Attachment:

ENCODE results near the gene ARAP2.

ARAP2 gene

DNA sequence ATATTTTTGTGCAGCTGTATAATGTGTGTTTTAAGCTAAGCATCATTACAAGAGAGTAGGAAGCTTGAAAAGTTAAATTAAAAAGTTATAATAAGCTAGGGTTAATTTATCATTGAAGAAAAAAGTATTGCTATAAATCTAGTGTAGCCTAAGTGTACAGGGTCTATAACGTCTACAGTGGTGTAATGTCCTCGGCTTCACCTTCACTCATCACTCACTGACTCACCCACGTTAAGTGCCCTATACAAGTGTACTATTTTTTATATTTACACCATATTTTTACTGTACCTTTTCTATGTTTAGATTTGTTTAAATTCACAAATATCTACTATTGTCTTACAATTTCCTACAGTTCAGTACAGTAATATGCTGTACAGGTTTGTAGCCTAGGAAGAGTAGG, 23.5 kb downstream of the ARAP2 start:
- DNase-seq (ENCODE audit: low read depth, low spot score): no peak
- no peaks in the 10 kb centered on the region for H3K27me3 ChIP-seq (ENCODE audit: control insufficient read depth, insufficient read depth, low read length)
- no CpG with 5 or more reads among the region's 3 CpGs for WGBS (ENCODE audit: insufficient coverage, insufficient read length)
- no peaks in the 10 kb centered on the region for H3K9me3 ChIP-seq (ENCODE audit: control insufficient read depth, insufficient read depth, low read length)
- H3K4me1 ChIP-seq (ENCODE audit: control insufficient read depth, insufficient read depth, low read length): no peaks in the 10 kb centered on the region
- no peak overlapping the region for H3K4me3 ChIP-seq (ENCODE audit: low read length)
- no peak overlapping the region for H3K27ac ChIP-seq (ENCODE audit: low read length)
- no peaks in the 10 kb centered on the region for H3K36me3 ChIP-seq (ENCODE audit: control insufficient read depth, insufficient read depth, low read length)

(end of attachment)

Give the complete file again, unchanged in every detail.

ENCODE results near the gene ARAP2.

ARAP2 gene

DNA sequence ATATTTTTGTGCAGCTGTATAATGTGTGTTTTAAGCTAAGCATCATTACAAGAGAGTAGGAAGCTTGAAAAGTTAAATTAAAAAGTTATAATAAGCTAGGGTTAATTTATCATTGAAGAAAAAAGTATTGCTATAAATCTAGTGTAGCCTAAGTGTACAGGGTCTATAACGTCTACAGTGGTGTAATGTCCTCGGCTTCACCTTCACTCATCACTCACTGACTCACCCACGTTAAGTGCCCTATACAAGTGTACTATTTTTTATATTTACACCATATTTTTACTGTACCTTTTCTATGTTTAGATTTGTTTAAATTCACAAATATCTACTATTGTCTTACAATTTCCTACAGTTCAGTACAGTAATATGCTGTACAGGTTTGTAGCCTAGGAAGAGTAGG, 23.5 kb downstream of the ARAP2 start:
- DNase-seq (ENCODE audit: low read depth, low spot score): no peak
- no peaks in the 10 kb centered on the region for H3K27me3 ChIP-seq (ENCODE audit: control insufficient read depth, insufficient read depth, low read length)
- no CpG with 5 or more reads among the region's 3 CpGs for WGBS (ENCODE audit: insufficient coverage, insufficient read length)
- no peaks in the 10 kb centered on the region for H3K9me3 ChIP-seq (ENCODE audit: control insufficient read depth, insufficient read depth, low read length)
- H3K4me1 ChIP-seq (ENCODE audit: control insufficient read depth, insufficient read depth, low read length): no peaks in the 10 kb centered on the region
- no peak overlapping the region for H3K4me3 ChIP-seq (ENCODE audit: low read length)
- no peak overlapping the region for H3K27ac ChIP-seq (ENCODE audit: low read length)
- no peaks in the 10 kb centered on the region for H3K36me3 ChIP-seq (ENCODE audit: control insufficient read depth, insufficient read depth, low read length)